Switch function problem

This is a discussion on Switch function problem within the C++ Programming forums, part of the General Programming Boards category; Hi all I've only just started using the C++ language recently and I'm stuck on something which should be pretty ...

  1. #1
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    Switch function problem

    Hi all

    I've only just started using the C++ language recently and I'm stuck on something which should be pretty easy but I can't solve.

    option is defined as char option[80]. My main problem is that if I enter an option of 9, "PLEASE TRY AGAIN" comes up. I want this to happen if say 22 is entered as well but currently Case 2 is selected, not the default. Why is it doing this and how would I sort it?

    Code:
    do {
              cout << "\n     Products\n";
              cout << "       1.  New\n";
              cout << "       2.  Old\n";
              cout << "       3.  Discontinued\n";
              cout << "       q.  End menu\n";
              cout << "\n\n";
              cout << "\n     Press appropriate key to select > ";
         
         gets(option);	
         
          switch (option[0]) {
                   case '1':
                             new(items);
                             key();
                             break;
                   case '2':
                             old(items);
                             key();
                             break;
                   case '3': 
                             discontinued(items);
                             key();
                             break;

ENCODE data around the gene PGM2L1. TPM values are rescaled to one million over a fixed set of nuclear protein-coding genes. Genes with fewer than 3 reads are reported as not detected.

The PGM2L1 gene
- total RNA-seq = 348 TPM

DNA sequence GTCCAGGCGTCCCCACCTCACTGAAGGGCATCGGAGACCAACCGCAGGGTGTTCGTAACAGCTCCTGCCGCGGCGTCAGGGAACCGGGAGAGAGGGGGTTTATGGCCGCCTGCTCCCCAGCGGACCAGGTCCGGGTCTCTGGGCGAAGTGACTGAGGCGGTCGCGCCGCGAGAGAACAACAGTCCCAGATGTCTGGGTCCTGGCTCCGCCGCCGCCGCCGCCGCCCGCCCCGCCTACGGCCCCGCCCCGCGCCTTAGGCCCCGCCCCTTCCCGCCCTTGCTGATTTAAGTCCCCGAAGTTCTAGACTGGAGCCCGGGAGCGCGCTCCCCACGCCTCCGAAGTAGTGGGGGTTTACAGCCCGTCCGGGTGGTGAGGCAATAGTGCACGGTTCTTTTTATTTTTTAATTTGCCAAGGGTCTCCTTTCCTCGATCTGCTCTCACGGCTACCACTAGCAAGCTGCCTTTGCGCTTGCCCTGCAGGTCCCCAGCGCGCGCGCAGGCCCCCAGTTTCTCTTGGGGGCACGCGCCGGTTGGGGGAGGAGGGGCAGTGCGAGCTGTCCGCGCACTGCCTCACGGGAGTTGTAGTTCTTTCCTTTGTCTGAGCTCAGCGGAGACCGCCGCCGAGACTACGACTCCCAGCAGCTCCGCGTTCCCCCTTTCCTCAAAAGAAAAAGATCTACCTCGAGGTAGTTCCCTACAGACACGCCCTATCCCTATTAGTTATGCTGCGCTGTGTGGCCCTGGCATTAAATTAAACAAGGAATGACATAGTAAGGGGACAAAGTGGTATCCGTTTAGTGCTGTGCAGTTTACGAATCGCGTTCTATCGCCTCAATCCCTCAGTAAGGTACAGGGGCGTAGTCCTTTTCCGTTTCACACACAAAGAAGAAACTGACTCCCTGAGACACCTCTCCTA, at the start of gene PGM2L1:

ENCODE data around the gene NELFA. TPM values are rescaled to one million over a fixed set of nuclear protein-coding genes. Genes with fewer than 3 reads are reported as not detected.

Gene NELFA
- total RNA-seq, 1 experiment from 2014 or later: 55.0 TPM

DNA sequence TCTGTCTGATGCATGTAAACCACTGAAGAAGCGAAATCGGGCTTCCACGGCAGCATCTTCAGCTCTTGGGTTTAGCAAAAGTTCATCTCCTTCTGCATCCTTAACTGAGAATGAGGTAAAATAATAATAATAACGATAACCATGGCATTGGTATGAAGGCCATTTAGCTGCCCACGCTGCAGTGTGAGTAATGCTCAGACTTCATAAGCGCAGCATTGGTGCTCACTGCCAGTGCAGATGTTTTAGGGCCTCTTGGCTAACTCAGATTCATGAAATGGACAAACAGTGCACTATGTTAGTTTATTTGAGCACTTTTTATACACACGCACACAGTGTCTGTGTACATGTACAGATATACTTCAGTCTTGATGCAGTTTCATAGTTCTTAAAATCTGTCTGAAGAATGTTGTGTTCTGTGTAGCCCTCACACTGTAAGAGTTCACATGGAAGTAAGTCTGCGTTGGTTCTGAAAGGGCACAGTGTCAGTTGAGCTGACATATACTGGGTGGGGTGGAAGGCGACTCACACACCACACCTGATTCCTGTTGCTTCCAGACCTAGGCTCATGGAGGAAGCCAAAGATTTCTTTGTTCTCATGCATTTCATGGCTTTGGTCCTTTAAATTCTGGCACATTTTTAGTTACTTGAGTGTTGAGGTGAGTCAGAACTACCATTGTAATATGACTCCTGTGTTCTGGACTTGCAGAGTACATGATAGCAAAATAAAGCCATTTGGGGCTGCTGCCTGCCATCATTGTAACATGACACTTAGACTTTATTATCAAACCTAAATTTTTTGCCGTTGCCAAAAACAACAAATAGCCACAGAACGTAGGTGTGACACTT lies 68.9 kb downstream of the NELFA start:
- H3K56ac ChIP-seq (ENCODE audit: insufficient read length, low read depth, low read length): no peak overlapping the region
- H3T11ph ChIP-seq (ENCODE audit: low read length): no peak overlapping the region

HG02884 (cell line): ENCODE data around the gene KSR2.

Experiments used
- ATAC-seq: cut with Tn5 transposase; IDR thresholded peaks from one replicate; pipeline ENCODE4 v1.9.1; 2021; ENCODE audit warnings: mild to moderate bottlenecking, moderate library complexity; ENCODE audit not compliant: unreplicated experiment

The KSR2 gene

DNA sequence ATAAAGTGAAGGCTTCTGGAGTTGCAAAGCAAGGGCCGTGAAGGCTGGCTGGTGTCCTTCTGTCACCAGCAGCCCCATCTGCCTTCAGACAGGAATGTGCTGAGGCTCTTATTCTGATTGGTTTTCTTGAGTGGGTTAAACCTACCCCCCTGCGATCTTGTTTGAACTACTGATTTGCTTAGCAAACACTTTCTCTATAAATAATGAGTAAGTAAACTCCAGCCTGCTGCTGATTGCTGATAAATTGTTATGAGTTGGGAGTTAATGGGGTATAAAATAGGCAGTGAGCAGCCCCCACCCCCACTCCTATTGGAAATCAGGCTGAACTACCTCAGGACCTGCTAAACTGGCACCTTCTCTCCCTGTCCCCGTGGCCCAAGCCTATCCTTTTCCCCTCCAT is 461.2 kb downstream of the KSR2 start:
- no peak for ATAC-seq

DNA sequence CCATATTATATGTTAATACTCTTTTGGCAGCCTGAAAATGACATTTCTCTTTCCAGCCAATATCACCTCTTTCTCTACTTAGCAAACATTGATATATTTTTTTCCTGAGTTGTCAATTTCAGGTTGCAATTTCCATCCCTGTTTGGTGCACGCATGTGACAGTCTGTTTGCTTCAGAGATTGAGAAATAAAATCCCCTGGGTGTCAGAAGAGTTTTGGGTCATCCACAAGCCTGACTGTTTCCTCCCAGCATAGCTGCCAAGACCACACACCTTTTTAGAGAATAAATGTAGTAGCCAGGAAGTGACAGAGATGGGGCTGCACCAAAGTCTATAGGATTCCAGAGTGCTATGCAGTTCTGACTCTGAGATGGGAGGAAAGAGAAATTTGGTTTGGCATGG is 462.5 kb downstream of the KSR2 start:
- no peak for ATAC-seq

case 'q':
                             cout <<("\n\t\t Returning to main.\n");
                             key();
                             break;
                   default:
                             cout <<("\t\t PLEASE TRY AGAIN\n");
                             key();
                             break;
                                      }    //end switch
                      }//end do
    
                             while (option[0] != 'q'  );
                             break;
    Last edited by Jack-Bauer; 05-14-2006 at 11:45 AM. Reason: spelling

  2. #2
    The Richness... Richie T's Avatar
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    Very simply it's because the switch statement is only looking
    at the first element of your string. The second digit in "22" is
    strored at the element option [1]. It would be better to use an
    integer for this task, and change your 'q' case to 0.

    Also, see my sig - use cin.getline to read strings in C++. Also,
    new is a reserved word in C++, so your function called new won't
    be allowed.
    No No's:
    fflush (stdin); gets (); void main ();


    Goodies:
    Example of fgets (); The FAQ, C/C++ Reference


    My Gear:
    OS - Windows XP
    IDE - MS Visual C++ 2008 Express Edition


    ASCII stupid question, get a stupid ANSI

  3. #3
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    I've read through some of the pages in your sig but I still don't get it.